The pulsing drums, the grandiose floats, the colorful costumes: it’s all on parade in Japan’s northeast during the first week of August. Festivals in six different cities draw over one million visitors.
Yamagata’s annual 3-night street party (from August 5-7, 6:00-9:30 pm) is a marvel of synchronicity. Nearly 10,000 dancers march down the city’s main street in step with each other and to chants of “Yassho! Makkasho!” Most performers whirl, flip, and thrust the Hanagasa, a broad-brimmed straw hat, in elaborate moves about the head, while their sandaled feet pound the pavement.
One of the many groups of dancers in Yamagata’s Hanagasa Festival
Photo: f_a_r_w_e_l_l on Flickr
Others twirl over-sized bamboo and paper umbrellas with equal precision. Participants and spectators alike are collectively mesmerized by the beating drums and the repetition of the choreography, as groups of school kids, salary men, and grandmothers display their dexterity and aerobic endurance in a burst of public fun. An alliance of Yamagata natives who immigrated to Tokyo returns every year as participants to revel in the hometown event. For many of these, more important than coordination is simply the chance get together and dance it out.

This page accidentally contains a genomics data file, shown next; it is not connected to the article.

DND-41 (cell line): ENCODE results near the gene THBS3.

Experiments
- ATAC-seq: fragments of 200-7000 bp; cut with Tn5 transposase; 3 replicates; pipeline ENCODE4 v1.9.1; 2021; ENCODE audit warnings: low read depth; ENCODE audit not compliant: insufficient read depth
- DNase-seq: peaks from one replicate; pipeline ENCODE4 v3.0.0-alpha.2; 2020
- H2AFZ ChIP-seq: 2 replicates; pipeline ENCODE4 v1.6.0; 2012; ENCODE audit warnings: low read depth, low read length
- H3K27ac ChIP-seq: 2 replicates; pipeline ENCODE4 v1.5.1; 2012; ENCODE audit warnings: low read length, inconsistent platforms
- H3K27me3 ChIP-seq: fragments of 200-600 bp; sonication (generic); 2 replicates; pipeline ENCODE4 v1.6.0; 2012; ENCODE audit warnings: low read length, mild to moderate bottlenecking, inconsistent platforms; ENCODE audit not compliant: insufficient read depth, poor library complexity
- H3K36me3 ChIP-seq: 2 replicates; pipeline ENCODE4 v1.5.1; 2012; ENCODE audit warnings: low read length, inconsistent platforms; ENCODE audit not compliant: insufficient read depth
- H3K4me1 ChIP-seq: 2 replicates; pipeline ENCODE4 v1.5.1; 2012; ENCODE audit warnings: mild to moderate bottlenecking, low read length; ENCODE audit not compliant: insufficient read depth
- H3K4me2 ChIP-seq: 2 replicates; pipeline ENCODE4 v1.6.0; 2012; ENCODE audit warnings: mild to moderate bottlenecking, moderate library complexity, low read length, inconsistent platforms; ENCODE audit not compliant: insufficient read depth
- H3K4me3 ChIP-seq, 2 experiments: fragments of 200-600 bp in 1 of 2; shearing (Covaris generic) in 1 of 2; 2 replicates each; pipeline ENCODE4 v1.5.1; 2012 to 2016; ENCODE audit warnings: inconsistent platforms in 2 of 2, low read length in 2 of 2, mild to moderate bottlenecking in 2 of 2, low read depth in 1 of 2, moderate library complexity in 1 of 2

The Yamagata University troupe huddles before the parade starts as the crowd eagerly awaitsEach group has its own variation on the dance, but the student marchers from Yamagata University are hands-down the most impressive. Their sheer physical ability wows even the most passive bystander. As their youthful energy spreads through the crowd, the night becomes electric.
Everyone is headed for the sprawling grounds of the historical Bunshoukan at the terminus of main street. As the final groups make their way on to the grounds, spectators are invited to join the “walk-in circle dance,” and any remaining boundaries between novice and pro fade into the steamy night.
As the excitement calms down, explore the small side streets off the main drag to find Yamagata’s local barbecue joints and watering holes. A steaming plate of yakitori and a cold drink are the perfect ending to this summer memory.
Yamagata’s Hanagasa Festival is just one of many held during August throughout Tohoku’s six prefectures. The other major festivals are:
Nebuta Festival (August 2-7): In Tohoku’s port city of Aomori, massive floats based on traditional Kabuki theater characters are paraded in the annual contest that gets the competitive—and creative—juices flowing.
Kanto Festival (August 3-6): Performers in Akita’s parade skillfully maneuver 12-meter high poles decked with paper lanterns down the streets as troupes of musicians keep the beat.
Sanso Odori Festival (August 1-4): The sheer number of drums in Morioka’s summer dance were enough to get in the Guinness Book of World Records (as the largest drum parade in the world), and will surely get you on your feet and in to the circle dance.
Tanabata Festival (August 6-8): Sendai is adorned with decorations during three nights of fireworks and concerts.